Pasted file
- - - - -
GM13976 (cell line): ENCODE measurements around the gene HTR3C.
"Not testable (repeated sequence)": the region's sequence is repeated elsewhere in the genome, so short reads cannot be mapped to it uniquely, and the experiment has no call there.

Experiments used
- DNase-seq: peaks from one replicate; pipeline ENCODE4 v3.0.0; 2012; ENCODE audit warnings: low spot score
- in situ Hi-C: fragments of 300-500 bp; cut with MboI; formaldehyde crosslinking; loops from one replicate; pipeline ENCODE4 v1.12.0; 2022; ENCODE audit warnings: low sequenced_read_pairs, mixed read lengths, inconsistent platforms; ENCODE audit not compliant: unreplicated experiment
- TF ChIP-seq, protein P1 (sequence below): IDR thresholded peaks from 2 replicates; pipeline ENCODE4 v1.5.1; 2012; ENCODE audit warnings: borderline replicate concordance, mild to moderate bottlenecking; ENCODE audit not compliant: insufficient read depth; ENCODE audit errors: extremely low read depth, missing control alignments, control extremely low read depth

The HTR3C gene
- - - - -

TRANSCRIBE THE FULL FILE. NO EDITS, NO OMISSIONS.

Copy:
GM13976 (cell line): ENCODE measurements around the gene HTR3C.
"Not testable (repeated sequence)": the region's sequence is repeated elsewhere in the genome, so short reads cannot be mapped to it uniquely, and the experiment has no call there.

Experiments used
- DNase-seq: peaks from one replicate; pipeline ENCODE4 v3.0.0; 2012; ENCODE audit warnings: low spot score
- in situ Hi-C: fragments of 300-500 bp; cut with MboI; formaldehyde crosslinking; loops from one replicate; pipeline ENCODE4 v1.12.0; 2022; ENCODE audit warnings: low sequenced_read_pairs, mixed read lengths, inconsistent platforms; ENCODE audit not compliant: unreplicated experiment
- TF ChIP-seq, protein P1 (sequence below): IDR thresholded peaks from 2 replicates; pipeline ENCODE4 v1.5.1; 2012; ENCODE audit warnings: borderline replicate concordance, mild to moderate bottlenecking; ENCODE audit not compliant: insufficient read depth; ENCODE audit errors: extremely low read depth, missing control alignments, control extremely low read depth

The HTR3C gene